On Mardi Gras in 1827, a group of students donned colorful costumes and danced through the streets of New Orleans, emulating the revelry they’d observed while visiting Paris. Ten years later, the first recorded New Orleans Mardi Gras parade took place, a tradition that continues to this day. In 1857, a secret society of New Orleans businessmen called the Mistick Krewe of Comus organized a torch-lit Mardi Gras procession with marching bands and rolling floats, setting the tone for future public celebrations in the city. Since then, krewes have remained a fixture of the Carnival scene throughout Louisiana. Other lasting customs include throwing beads and other trinkets, wearing masks, decorating floats and eating King Cake.

Louisiana is the only state in which Mardi Gras is a legal holiday. However, elaborate carnival festivities draw crowds in other parts of the United States during the Mardi Gras season as well, including Alabama and Mississippi. Each region has its own events and traditions.

Across the globe, pre-Lenten festivals continue to take place in many countries with significant Roman Catholic populations. Brazil’s week long Carnival festivities feature a vibrant amalgam of European, African and native traditions. In Canada, Quebec City hosts the giant Quebec Winter Carnival. In Italy, tourists flock to Venice’s Carnevale, which dates back to the 13th century and is famous for its masquerade balls. Known as Karneval, Fastnacht or Fasching, the German celebration includes parades, costume balls and a tradition that empowers women to cut off men’s ties. For Denmark’s Fastevlan, children dress up and gather candy in a similar manner to Halloween–although the parallel ends when they ritually flog their parents on Easter Sunday morning.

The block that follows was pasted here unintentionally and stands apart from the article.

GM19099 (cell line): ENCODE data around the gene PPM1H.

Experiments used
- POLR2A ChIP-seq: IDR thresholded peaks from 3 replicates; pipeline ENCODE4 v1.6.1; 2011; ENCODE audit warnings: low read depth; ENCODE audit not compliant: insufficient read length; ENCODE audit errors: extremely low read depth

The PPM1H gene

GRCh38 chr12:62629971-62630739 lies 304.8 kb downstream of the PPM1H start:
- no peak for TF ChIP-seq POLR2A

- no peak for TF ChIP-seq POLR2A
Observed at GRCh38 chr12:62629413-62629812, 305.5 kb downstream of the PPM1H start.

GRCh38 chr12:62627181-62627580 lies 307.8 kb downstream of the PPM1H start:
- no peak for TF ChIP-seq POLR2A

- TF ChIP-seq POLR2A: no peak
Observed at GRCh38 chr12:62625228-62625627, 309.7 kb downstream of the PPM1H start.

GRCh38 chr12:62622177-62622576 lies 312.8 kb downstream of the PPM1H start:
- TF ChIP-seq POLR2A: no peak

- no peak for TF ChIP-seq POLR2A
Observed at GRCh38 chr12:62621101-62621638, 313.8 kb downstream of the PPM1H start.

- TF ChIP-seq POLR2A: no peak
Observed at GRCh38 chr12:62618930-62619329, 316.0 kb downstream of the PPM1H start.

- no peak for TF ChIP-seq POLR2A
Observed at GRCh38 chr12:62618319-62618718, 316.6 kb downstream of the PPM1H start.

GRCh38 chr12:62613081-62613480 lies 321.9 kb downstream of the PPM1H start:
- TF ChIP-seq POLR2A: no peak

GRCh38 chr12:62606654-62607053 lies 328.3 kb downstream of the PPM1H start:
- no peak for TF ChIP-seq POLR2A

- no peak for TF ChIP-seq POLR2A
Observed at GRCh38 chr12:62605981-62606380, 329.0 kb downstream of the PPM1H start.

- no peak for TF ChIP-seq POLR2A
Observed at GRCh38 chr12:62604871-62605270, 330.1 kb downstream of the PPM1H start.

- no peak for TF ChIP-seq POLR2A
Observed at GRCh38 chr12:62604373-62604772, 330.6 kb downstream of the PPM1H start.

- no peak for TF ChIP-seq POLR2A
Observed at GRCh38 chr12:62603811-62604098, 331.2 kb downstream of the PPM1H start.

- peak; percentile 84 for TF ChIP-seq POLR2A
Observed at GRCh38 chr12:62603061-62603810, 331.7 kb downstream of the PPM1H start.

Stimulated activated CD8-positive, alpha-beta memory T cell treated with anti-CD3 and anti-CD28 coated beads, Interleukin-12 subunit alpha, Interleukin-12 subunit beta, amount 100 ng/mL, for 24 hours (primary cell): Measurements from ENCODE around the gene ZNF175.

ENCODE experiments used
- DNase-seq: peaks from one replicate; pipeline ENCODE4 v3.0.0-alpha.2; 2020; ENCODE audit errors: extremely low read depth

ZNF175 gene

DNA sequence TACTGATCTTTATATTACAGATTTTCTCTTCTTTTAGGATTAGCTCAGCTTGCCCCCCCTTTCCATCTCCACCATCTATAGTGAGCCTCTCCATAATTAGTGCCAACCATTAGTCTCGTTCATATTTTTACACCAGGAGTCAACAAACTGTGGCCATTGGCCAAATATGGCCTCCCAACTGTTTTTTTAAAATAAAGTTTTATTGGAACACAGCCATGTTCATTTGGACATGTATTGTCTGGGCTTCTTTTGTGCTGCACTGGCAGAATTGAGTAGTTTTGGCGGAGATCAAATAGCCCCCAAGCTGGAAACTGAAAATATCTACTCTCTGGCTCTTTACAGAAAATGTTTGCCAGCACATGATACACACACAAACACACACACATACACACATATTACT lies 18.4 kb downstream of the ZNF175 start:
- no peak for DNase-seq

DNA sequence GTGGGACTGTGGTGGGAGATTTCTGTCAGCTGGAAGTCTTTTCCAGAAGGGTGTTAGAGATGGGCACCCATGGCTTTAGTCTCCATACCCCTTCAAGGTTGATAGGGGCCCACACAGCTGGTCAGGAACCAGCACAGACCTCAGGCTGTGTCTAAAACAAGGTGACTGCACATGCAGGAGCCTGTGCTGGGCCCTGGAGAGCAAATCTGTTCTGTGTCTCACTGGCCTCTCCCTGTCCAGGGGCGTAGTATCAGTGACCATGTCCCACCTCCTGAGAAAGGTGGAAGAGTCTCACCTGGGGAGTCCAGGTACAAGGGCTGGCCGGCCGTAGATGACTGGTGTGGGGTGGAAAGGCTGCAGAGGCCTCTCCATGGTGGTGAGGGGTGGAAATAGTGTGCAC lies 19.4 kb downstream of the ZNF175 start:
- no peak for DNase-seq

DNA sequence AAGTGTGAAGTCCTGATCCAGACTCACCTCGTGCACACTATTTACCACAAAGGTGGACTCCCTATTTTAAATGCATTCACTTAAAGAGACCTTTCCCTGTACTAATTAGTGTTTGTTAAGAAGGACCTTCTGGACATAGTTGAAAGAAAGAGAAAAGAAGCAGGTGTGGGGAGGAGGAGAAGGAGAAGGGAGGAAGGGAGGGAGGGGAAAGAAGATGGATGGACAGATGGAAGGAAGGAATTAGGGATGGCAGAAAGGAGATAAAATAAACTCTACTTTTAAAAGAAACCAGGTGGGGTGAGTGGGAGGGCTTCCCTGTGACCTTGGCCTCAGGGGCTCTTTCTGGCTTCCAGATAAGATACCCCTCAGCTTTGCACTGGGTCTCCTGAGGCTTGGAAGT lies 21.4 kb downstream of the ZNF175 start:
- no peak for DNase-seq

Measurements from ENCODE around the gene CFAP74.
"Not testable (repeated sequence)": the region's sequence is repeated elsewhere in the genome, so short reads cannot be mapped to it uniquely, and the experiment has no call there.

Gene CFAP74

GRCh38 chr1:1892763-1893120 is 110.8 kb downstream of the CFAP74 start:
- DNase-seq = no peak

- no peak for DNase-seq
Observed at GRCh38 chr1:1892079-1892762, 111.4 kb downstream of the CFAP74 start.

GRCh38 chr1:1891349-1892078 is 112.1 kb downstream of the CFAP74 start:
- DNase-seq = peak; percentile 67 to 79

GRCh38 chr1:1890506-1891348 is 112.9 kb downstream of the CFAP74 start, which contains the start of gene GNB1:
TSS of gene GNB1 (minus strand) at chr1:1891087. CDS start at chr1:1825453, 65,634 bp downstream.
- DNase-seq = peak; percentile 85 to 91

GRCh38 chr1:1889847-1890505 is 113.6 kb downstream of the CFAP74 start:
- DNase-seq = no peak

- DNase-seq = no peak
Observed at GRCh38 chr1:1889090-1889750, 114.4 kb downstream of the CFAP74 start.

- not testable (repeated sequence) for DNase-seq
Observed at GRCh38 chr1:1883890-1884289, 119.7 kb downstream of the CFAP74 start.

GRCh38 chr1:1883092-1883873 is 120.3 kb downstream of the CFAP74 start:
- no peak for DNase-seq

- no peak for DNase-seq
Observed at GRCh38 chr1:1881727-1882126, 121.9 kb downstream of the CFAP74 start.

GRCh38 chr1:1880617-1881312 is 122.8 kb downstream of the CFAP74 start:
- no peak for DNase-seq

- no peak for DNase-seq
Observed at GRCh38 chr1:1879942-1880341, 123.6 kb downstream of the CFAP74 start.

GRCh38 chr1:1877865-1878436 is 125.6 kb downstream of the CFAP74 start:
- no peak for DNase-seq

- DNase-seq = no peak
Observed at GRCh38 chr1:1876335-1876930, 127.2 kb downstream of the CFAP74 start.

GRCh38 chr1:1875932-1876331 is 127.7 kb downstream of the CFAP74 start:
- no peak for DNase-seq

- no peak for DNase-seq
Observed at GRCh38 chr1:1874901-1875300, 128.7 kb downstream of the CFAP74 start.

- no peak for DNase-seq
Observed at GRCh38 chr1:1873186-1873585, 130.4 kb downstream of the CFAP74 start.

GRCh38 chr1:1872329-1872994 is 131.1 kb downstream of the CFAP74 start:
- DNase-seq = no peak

MardiGrasNewOrleans

* http://www.history.com/topics/mardi-gras

Maggot Stew with Brain Dip & Crackers

Today why not try these two recipes as an eerie meal for Halloween.

Maggot Stew

2 Tbsp. Vegetable oil
¼ c. flour
½ tsp. each of Salt & pepper

¼ tsp. Garlic powder
1 lb. Stew beef, cut in 1” chunks
2 cans (14.5 oz) plain stewed tomatoes
1 ¼ c. beef broth
1 tsp. Thyme
1 Bay leaf
1 ½ c. frozen carrots
1 c. frozen green beans
 ¾ c. dry orzo pasta

Place oil in stew pot and turn heat to medium-low. Combine flour, salt, pepper and garlic powder in a ziploc bag. Drop in stew beef, seal bag and shake until well coated. Pour contents of bag into the stew pot. Turn the heat up to medium. Turn meat every 3-4 minutes, letting the meat brown well on all sides. Cook until the meat begins to look crusty. Add the tomatoes, broth, thyme and bay leaf. Bring to a boil, then lower heat to low and let simmer for at least 1 hour. After 1 hour add the carrots and green beans. Cover and simmer an additional 45 minutes.